Ivan Romanoff

Ivan Romanoff (b Pezhuk). Conductor, violinist, arranger, composer, b Toronto, of Ukrainian parents, 8 Mar 1914, d Toronto, 14 Mar 1997. He played in a mandolin orchestra as a boy and studied violin at the TCM with Alexander Chuhaldin, Chris Dafeff, Broadus Farmer, and Kathleen Parlow.

Romanoff, Ivan

Ivan Romanoff (b Pezhuk). Conductor, violinist, arranger, composer, b Toronto, of Ukrainian parents, 8 Mar 1914, d Toronto, 14 Mar 1997. He played in a mandolin orchestra as a boy and studied violin at the TCM with Alexander Chuhaldin, Chris Dafeff, Broadus Farmer, and Kathleen Parlow. In the early 1930s he was a violinist in Chuhaldin's radio orchestras and in Stanley St John's dance band. He played also in the Promenade Symphony Concerts and in CBC orchestras, and was heard in such CBC programs as 'Sixteen Men and a Harp,' 'Gypsy Crossroads,' and 'Russian Ensemble,' before serving in the RCN as conductor, arranger, and performer 1943-6 of the 'Scena Russka' segment of Meet the Navy.

Romanoff subsequently studied 1947-9 at the Academy of Musical Arts in Prague with Jindrich Feld (violin), Václav Talich (conducting), and Milo Dolenzil (composition), and in 1947 conducted the Czech Philharmonic Orchestra in a concert of works by Pentland, Somers, and Weinzweig at the Prague Spring Festival. Returning to Canada in 1949, he led a string ensemble on CBC radio's 'Continental Moods' in 1950, played viola briefly with the Solway String Quartet in 1951, and directed CBC radio productions of Hulak-Artemowsky's The Cossack beyond the Danube (21 Nov 1951, Canadian premiere) and Rimsky-Korsakov's May Night (21 May 1952).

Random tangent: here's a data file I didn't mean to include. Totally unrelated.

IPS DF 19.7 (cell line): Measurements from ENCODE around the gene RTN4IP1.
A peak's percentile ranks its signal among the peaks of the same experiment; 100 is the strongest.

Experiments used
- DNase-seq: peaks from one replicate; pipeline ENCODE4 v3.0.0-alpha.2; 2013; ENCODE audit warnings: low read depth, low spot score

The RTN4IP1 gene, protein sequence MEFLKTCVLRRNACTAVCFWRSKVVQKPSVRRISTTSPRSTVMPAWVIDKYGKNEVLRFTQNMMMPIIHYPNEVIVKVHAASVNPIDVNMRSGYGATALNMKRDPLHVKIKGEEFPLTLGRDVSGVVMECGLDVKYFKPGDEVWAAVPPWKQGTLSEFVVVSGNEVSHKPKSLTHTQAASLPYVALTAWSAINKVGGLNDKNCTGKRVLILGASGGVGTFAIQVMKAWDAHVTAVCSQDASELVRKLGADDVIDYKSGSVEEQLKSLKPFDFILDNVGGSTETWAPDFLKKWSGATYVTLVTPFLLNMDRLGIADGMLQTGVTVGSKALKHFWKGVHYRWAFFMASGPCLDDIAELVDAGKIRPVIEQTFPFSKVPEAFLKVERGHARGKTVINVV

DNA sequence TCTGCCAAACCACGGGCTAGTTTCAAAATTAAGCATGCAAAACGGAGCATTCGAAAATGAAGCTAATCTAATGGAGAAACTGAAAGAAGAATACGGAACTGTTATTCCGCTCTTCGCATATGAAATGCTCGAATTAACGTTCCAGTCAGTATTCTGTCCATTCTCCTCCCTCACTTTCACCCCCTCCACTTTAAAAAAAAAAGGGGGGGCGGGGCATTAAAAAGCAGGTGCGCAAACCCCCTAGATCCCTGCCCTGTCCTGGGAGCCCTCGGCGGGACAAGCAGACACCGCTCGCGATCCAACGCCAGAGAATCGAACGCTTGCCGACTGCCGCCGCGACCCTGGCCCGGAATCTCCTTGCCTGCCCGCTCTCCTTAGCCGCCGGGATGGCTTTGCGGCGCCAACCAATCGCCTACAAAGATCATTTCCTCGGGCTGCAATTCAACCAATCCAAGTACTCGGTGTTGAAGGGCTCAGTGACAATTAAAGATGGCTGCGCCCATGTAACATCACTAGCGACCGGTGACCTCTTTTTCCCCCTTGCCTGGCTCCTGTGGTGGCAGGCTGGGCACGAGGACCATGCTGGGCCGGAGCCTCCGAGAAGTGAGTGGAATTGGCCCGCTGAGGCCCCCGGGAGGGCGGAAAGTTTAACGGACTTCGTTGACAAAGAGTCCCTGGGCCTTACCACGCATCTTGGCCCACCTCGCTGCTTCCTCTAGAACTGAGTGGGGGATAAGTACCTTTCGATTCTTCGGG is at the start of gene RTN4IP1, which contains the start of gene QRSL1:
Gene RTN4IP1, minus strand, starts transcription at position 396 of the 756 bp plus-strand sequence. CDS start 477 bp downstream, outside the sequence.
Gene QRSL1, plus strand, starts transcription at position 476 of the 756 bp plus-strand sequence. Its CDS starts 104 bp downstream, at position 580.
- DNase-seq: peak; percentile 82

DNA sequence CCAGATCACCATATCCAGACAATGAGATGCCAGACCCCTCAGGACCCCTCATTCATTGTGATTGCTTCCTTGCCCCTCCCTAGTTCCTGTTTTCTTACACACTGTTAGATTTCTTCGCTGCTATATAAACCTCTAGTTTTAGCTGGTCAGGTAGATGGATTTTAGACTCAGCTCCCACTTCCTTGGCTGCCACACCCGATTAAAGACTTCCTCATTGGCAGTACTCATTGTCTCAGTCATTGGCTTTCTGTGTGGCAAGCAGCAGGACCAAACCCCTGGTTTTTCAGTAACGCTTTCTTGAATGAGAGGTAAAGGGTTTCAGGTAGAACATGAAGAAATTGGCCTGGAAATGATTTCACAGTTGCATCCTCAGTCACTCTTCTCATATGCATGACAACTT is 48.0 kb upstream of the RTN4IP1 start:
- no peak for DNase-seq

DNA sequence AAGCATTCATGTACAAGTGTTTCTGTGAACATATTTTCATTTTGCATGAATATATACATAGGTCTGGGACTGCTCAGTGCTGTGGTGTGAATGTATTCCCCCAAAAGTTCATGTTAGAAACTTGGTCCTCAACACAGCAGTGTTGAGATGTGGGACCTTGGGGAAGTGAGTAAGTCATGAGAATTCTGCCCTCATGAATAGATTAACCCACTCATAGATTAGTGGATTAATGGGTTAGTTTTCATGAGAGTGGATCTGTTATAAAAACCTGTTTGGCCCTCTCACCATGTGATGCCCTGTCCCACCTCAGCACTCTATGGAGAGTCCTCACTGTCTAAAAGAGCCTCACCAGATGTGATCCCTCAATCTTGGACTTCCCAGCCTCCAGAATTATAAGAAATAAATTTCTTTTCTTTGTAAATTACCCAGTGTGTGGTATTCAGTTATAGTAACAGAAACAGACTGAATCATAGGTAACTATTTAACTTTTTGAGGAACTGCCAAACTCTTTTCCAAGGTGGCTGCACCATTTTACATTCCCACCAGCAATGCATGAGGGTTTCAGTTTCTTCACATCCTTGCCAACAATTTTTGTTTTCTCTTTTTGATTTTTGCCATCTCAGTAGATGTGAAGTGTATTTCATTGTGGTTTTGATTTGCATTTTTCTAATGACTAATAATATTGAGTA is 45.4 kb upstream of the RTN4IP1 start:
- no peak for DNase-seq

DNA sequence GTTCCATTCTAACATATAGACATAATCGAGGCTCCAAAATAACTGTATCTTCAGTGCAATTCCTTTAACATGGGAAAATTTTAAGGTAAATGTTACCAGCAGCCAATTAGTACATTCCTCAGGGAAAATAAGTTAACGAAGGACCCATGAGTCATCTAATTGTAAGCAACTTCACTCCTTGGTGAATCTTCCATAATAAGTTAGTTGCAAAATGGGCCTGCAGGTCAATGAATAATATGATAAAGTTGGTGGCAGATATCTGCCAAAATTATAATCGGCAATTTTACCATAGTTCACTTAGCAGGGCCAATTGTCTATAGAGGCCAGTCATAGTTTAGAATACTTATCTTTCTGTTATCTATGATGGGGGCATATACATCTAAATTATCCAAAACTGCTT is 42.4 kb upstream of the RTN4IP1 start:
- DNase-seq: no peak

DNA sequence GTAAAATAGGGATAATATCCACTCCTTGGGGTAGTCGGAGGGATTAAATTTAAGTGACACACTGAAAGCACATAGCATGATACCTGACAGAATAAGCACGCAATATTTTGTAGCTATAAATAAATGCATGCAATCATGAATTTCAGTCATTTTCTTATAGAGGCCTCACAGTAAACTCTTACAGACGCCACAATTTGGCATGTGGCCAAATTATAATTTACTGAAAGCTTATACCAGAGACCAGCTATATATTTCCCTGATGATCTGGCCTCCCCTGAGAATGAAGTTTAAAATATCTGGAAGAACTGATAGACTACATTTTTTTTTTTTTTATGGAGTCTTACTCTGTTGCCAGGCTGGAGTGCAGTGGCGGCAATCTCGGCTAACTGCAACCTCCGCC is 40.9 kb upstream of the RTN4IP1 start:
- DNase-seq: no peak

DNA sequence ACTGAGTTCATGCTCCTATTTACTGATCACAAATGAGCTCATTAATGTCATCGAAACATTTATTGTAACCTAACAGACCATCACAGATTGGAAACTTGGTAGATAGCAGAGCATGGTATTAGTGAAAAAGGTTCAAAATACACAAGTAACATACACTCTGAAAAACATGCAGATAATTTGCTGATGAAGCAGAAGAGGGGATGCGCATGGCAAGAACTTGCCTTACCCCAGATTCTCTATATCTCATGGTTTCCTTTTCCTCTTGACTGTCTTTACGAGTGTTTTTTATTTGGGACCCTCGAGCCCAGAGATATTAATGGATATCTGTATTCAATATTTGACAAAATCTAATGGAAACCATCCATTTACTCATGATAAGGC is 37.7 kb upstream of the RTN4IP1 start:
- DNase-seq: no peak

Romanoff formed the Ivan Romanoff Orchestra and (male) Chorus in 1953 for the debut of his CBC radio show 'Songs of My People.' The program continued weekly until 1963 and was followed by 'Continental Holiday' in 1964 and again 1970-2, 'Continental Rhapsody' 1965-70, 'The Music of Ivan Romanoff' 1972-3, and 'Music of Our People' 1973-6. His 'Rhapsody,' a CBC series in 1958 and 1959, was the first multilingual folksong-and-dance TV presentation seen nationally. Several TV specials followed, including two programs on the Centennial International TV series in 1967. Romanoff's ensemble, whose repertoire included songs from some 40 countries, was active for more than 30 years, appearing in New York, Winnipeg, and several Ontario cities, and averaging eight concerts each summer 1971-83 at the Ontario Place Forum. Its recordings included three 78s for the Hallmark affiliate label Songs of My People in 1954 (with soloists Leopoldine Pichler and Jan Rubes) and the LPs Rhapsody with Romanoff (1958, Col FS-501), Ballads of the Cossack (1960, CBS GL-10048), Continental Rhapsody (1968, CBC LM-55/Cap SN-6281), Ukrainian Rhapsody (1969, Cap ST-6299), two for RCI (LPs 258 and 343), Ukrainian Christmas (1969, CBC LM-67/Cap ST-6333), To Life, To Love, To Music (1977, Boot BOS-7183), Good News (1980, Arts Records SR-1004); and two for RCI (LPs 258 and 343). Ukrainian Rhapsody and Ukrainian Christmas feature Romanoff's third wife, the soprano Lesia Zubrack.

Romanoff himself composed songs in several national styles, jingles, and incidental music for CBC TV movies. In some quarters, Romanoff's interpretations were criticized for lack of authenticity, or romanticization of ethnic musical styles. He was described as 'a mixture of Mantovani, Werner Müller and Sampson Galperine of Moiseyev fame rolled into one versatile, talented, but temperamental violinist, composer, arranger and bandleader' (Walter Kanitz, Toronto Daily Star, 24 Sep 1960). Romanoff retired in 1983.


Further Reading

  • 'Our singing citizens,' CBC Times, 20-26 Dec 1953

    Levitch, Gerald. 'Ivan Romanoff, everyone's favorite continental,' CanComp, 96, Dec 1974

    Saunders, Doug. "Lives lived: Ivan Romanoff," Globe and Mail, 7 Apr 1997

External Links